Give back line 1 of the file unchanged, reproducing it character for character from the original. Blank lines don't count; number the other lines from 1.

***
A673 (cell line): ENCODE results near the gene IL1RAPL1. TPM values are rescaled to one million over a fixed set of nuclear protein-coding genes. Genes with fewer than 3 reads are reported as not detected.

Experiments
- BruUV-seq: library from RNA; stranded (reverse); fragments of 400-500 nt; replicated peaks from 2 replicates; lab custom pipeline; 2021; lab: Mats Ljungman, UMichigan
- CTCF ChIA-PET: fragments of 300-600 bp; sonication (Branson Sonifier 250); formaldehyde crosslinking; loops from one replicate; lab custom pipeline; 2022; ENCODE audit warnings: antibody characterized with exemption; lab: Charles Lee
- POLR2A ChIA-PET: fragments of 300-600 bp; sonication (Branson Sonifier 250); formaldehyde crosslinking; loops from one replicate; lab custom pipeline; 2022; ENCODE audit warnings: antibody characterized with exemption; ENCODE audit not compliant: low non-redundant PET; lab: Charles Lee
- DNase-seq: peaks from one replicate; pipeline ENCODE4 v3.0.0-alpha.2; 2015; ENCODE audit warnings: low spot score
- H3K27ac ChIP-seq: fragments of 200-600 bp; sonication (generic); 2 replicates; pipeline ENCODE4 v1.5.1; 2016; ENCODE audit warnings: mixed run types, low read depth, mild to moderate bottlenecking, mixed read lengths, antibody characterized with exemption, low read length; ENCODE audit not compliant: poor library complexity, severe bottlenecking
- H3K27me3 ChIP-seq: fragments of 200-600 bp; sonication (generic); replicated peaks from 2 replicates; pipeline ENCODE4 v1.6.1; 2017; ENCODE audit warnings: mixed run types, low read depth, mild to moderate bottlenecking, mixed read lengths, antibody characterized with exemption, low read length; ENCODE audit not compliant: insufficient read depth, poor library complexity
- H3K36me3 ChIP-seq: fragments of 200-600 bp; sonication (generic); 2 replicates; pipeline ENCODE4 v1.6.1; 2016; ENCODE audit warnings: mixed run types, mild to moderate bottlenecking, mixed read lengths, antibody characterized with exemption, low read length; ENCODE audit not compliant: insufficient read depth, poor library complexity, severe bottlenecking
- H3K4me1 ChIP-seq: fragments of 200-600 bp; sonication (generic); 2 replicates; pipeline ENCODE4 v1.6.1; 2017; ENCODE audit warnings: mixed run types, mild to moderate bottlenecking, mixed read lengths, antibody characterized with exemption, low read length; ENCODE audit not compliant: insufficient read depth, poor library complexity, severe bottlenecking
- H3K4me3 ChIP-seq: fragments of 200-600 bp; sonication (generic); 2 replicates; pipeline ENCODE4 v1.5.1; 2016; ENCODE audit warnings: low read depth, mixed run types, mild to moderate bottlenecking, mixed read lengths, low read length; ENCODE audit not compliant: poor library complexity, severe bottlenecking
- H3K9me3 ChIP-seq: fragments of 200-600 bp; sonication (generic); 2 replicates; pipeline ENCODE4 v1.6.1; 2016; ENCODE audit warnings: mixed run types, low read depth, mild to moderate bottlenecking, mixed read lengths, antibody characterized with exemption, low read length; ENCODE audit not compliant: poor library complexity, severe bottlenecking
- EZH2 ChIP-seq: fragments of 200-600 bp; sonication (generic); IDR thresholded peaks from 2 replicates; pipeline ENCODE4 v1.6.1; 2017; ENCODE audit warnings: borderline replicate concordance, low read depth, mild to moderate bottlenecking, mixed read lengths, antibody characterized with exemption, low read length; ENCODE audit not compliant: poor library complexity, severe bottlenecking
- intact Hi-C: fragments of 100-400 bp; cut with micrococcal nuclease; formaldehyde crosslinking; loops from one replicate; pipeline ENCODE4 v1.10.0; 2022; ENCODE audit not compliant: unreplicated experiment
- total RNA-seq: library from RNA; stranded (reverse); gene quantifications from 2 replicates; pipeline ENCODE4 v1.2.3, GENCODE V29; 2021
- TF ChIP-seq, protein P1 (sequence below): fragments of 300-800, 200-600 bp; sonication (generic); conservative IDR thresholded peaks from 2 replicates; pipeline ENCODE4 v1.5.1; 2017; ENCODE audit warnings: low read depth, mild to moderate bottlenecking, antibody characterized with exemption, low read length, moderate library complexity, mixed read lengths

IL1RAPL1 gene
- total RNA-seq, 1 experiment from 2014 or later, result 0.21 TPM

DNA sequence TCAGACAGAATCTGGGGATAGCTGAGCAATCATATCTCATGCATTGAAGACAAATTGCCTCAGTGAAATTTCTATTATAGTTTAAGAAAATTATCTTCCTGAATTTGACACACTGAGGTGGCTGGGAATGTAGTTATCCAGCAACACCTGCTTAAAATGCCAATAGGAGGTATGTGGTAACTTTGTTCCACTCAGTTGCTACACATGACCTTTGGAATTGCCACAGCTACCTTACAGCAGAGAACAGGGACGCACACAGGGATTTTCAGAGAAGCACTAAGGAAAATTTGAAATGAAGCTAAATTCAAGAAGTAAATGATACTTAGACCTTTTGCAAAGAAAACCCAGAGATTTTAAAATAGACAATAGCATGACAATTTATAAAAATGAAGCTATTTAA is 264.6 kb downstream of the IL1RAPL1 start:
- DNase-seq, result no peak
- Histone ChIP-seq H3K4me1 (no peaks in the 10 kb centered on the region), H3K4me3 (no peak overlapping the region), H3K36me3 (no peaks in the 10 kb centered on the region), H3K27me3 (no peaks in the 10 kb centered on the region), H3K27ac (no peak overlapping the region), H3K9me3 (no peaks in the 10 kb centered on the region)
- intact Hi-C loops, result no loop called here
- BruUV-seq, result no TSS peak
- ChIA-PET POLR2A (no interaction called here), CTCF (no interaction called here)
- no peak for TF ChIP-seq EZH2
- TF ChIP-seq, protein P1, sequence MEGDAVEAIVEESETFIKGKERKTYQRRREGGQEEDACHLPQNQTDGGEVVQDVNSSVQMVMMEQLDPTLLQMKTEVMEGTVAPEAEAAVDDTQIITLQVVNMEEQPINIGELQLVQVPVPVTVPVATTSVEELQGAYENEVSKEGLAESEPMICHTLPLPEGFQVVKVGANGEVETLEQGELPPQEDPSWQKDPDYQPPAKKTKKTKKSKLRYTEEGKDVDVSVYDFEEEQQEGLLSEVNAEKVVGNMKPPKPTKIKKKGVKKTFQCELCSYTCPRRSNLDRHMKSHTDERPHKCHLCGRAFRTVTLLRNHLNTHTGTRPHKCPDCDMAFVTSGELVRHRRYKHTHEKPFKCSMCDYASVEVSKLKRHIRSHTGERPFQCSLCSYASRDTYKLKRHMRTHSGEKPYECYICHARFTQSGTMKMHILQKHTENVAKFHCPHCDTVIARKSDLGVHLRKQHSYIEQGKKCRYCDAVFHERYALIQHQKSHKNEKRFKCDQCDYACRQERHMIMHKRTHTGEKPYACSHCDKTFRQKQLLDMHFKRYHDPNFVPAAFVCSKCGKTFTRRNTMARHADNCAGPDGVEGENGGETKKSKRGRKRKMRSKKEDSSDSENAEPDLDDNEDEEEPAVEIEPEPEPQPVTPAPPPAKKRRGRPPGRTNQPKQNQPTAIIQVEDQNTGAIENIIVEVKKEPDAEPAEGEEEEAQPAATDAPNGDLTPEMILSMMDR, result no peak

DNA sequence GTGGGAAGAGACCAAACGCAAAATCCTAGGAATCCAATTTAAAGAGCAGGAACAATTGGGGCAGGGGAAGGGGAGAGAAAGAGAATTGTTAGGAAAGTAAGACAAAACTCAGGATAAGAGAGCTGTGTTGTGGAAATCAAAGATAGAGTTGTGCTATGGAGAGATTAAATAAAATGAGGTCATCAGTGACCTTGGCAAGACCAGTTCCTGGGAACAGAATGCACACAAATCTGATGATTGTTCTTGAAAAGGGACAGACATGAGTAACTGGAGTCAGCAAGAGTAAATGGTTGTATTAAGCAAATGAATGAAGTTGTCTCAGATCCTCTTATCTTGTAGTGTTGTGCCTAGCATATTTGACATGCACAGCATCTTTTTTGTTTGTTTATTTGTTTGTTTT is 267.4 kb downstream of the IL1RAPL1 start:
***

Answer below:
A673 (cell line): ENCODE results near the gene IL1RAPL1. TPM values are rescaled to one million over a fixed set of nuclear protein-coding genes. Genes with fewer than 3 reads are reported as not detected.